Billy fetched a plug of tobacco from his coat pocket, cut it in two with a jackknife, and gave the old man half. We said goodbye … Later, on the way to Santa Fe, I said to Billy: "Say, amigo, I have never seen you chew tobacco." "No, and it isn't likely that you ever will," he said. "I have no use for the weed…. I bought the tobacco at La Junta because I knew that we were coming this way … to see the old man … He has a taste for it. And I offered him half instead of the whole because he should prefer that I did not give him something outright; it pleased him that I should share something of my own with him…. I have thrown away my share … But that is an unimportant matter … this the old man understands and appreciates more even than the tobacco itself."
When Billy (né Henry McCarty) witnesses the marriage of his mother, we see another side of the outlaw, one the tall tales never revealed:
She is pale, lovely, and lithe.
Her sons are stiff and homely,
And they make hard witnesses.
Joe is careless, distant, dumb;
Henry imagines marriage,
The remorse and agonies
Of age. He looks upon her,
His mother, and his mind turns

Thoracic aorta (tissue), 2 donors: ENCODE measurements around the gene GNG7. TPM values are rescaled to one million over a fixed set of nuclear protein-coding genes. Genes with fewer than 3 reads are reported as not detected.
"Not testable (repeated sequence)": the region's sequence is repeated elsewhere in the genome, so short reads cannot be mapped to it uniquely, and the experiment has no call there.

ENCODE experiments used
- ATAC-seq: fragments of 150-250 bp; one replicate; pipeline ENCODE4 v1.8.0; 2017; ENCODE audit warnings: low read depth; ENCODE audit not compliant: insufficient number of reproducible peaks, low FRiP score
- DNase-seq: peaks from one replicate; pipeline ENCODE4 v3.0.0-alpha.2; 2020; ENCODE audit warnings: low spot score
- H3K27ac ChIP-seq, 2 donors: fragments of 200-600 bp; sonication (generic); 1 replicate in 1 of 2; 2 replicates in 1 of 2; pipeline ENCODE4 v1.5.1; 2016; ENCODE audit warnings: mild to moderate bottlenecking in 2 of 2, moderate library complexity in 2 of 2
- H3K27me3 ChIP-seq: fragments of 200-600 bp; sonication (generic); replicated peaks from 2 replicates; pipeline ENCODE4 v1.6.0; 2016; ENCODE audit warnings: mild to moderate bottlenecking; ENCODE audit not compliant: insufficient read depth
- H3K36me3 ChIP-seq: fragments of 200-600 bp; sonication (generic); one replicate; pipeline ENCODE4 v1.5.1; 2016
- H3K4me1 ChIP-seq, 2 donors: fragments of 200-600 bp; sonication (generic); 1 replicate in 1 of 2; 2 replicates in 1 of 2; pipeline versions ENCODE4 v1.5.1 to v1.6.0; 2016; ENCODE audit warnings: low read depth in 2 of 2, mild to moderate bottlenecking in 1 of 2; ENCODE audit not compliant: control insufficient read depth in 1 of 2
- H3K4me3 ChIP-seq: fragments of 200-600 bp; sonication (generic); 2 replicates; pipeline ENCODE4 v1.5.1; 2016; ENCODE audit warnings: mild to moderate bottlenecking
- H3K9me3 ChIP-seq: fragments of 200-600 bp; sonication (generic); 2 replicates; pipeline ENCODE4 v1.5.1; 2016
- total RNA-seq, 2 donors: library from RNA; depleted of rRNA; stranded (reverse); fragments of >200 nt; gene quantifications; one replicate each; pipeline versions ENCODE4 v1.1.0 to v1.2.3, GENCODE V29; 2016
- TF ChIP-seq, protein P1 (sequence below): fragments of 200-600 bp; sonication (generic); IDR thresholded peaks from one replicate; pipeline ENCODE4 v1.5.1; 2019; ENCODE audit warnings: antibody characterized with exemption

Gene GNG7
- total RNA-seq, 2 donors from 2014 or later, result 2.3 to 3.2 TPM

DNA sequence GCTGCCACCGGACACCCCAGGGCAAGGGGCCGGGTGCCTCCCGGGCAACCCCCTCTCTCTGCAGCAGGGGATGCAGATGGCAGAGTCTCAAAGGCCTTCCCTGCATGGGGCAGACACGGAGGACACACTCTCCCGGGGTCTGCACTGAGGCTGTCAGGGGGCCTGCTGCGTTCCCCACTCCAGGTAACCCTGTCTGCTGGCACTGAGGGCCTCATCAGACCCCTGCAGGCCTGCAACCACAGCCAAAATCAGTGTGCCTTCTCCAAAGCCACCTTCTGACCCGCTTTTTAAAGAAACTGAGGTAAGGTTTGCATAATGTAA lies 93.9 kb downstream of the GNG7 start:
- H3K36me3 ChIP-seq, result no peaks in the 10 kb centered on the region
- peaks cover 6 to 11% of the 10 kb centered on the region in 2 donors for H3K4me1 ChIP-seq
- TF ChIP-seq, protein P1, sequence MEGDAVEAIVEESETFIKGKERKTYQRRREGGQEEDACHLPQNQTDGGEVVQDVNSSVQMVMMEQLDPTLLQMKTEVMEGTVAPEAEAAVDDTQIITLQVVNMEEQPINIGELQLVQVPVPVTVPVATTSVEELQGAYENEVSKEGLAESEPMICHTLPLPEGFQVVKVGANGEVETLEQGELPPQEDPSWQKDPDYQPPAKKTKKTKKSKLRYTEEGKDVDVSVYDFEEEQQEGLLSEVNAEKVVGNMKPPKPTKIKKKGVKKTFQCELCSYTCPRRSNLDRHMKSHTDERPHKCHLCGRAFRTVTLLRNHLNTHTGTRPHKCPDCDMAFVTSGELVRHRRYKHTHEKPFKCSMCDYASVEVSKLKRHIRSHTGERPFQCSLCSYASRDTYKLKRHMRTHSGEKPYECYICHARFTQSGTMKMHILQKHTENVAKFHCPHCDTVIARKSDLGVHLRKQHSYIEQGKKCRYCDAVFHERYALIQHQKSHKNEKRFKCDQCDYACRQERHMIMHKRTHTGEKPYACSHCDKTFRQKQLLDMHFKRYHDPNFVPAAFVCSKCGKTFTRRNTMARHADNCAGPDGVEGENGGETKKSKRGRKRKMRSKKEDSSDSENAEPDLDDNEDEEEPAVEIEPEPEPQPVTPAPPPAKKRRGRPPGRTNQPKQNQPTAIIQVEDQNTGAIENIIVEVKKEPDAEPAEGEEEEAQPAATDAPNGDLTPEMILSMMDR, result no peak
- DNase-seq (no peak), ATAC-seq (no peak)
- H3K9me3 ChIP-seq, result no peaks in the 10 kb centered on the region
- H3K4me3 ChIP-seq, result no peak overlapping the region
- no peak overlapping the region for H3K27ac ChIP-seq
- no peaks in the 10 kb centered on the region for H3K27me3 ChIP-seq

Upon him; the beautiful
His example of despair.
Yet Billy can also instill terror in an individual: He is "the only man I have ever known in whose eyes there was no expression whatsoever."
In the "Gathering of Shields," which gives In the Presence of the Sun its title, Momaday turns to a further exploration of myth and legend. Each shield, carefully executed in ink, is rendered on the facing page in a brief prose translation. "The Sun Dance Shield," "The Shield That Died," "The Floating Feathers Shield," and "The Shield That Was Touched by Pretty Mouth" are all brought to life by the poetry. Take, for example, the tragic story of "The Shield of Which the Less Said the Better":
A man—his name is of no importance—owned a shield. The shield came down in the man's family. The man's grandson carried the shield into a fight at Stinking Creek, and he was killed. Soldiers took away the shield. Some years ago old man Red Horn bought the shield in a white man's store at Clinton, Oklahoma, for seventeen dollars. The shield was worth seventeen dollars, more or less.